Explain the effects of stress on longevity. Your research seems to show it may not be as bad for us as we think.

There is a terrible misunderstanding about stress. Chronic physiological disturbance is not at all the same thing as hard work, social challenges or demanding careers. People are being given rotten advice to slow down, take it easy, stop worrying and retire to Florida. The Longevity Project discovered that those who worked the hardest lived the longest. The responsible and successful achievers thrived in every way, especially if they were dedicated to things and people beyond themselves.

One study participant, Norris Bradbury, is a great example. He was the director of the Los Alamos National Laboratory for decades and was tremendously hard-working. It is hard to imagine a higher-pressure job than overseeing the development of the nation’s nuclear arsenal at a time of severe Cold War threats. Yet, he was tremendously successful in his long career, and, despite all the stresses and challenges, Bradbury lived a very long, healthy life — to age 88. This was the general pattern. Those who stayed very involved in meaningful careers and worked the hardest, lived the longest.

Your research also shows that the single strongest social predictor of early death in adulthood is parental divorce during childhood. Why?

The beauty of The Longevity Project is that we don’t have to speculate about explanations; we can go back into the lifelong data and see. This tracing of pathways also explains why we are not drawing causal conclusions from correlational data, as some people initially think. It turns out that parental divorce often pushes the child into a number of unhealthy directions, including heavier drinking and smoking, less education, lower career achievements and eventual higher likelihood of divorce themselves. The good news here is that we also discovered pathways to a resilient recovery, such as achieving a sense of personal accomplishment. Strength of character and maturity were important, consistent with other research.

What effect does marriage have on health and long life?

The big surprise here involved differences between men and women. Magazines are full of advice to “Get married and you will live longer,” but it is not true. Marriage was health-promoting primarily for men who were well-suited to marriage and had a good marriage. For the rest, there were all kinds of complications. Women who got divorced or stayed single often thrived. Even women who were widowed often did exceptionally well. It seemed as if women who got rid of their troublesome husbands stayed healthy. Men who got and stayed divorced were at really high risk for premature mortality.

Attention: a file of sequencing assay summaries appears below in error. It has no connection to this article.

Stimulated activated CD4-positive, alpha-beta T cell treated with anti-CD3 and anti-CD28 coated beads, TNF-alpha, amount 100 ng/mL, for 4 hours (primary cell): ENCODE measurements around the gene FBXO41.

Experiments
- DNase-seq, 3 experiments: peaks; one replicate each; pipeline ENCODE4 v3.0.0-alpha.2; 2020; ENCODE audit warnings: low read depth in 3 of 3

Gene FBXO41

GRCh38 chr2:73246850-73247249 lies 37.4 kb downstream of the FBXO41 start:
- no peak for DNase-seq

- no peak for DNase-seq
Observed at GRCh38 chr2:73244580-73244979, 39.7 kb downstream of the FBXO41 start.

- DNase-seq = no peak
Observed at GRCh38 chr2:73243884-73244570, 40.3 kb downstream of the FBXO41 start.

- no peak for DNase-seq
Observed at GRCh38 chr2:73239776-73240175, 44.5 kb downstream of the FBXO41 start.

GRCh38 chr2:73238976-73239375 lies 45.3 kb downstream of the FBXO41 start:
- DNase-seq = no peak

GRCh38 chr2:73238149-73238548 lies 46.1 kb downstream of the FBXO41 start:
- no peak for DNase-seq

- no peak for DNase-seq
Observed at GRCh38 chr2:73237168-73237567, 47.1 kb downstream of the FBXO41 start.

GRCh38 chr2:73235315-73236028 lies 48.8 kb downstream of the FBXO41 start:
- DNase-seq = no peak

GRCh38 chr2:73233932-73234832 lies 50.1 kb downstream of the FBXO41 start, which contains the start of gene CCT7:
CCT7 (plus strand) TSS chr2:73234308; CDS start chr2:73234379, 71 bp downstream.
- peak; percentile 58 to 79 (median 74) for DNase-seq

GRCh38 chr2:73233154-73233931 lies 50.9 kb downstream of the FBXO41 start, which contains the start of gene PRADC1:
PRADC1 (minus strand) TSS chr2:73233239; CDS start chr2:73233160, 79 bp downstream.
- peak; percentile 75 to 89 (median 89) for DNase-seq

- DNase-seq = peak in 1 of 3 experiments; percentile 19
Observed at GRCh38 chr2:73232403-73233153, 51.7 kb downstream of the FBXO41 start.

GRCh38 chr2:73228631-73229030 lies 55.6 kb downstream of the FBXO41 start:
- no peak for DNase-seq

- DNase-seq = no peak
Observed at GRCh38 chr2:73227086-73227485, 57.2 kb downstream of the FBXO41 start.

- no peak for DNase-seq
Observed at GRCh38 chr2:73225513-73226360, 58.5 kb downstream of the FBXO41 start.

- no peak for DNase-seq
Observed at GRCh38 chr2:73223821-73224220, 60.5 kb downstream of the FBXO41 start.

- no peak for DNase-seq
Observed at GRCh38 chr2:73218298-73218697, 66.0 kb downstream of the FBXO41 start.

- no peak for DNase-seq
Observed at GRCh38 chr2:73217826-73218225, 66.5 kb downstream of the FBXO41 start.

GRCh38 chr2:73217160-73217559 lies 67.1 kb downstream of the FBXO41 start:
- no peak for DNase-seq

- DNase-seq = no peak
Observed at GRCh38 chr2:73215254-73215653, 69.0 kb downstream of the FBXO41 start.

In the book, you break down the research into what you term “Guideposts for Health and Long Life” to help readers understand what your findings mean for them. What are some of your favorite guideposts?

The book has a number of self-assessments so you can better understand your own health-relevant trajectories. Good things early on bring more so-called “good luck” later, but it is not luck, and many participants did alter their trajectories. I think simple checklists are worse than useless. We all know lots of things that are health-promoting — stop substance abuse, stay active, eat right, sleep well, don’t gain weight, make friends — so why aren’t most people healthy?

Instead, I advise, “Throw away your lists” because our studies suggest that it is a society with more conscientious and goal-oriented citizens, well-integrated into their communities, that is likely to be important to health and long life. These changes involve slow, step-by-step alterations that unfold across many years. But so does health. For example, connecting with and helping others is more important than obsessing over a rigorous exercise program.

Which guideposts do you focus on most in your own life?

As a baby boomer, I naturally think ahead to what I should be doing in the next phase of life. Fortunately, careful consideration is a key part of one of the healthy paths we call “The High Road.” Such an individual is the conscientious sort, with good friends, meaningful work and a happy, responsible marriage. The thoughtful planning and perseverance that such people invest in their careers and their relationships promote long life naturally and automatically, even when challenges arise. Ironically, such prudent, persistent achievers with stable families and social networks are usually the ones most concerned with what they should be doing to stay healthy. But they are already doing it.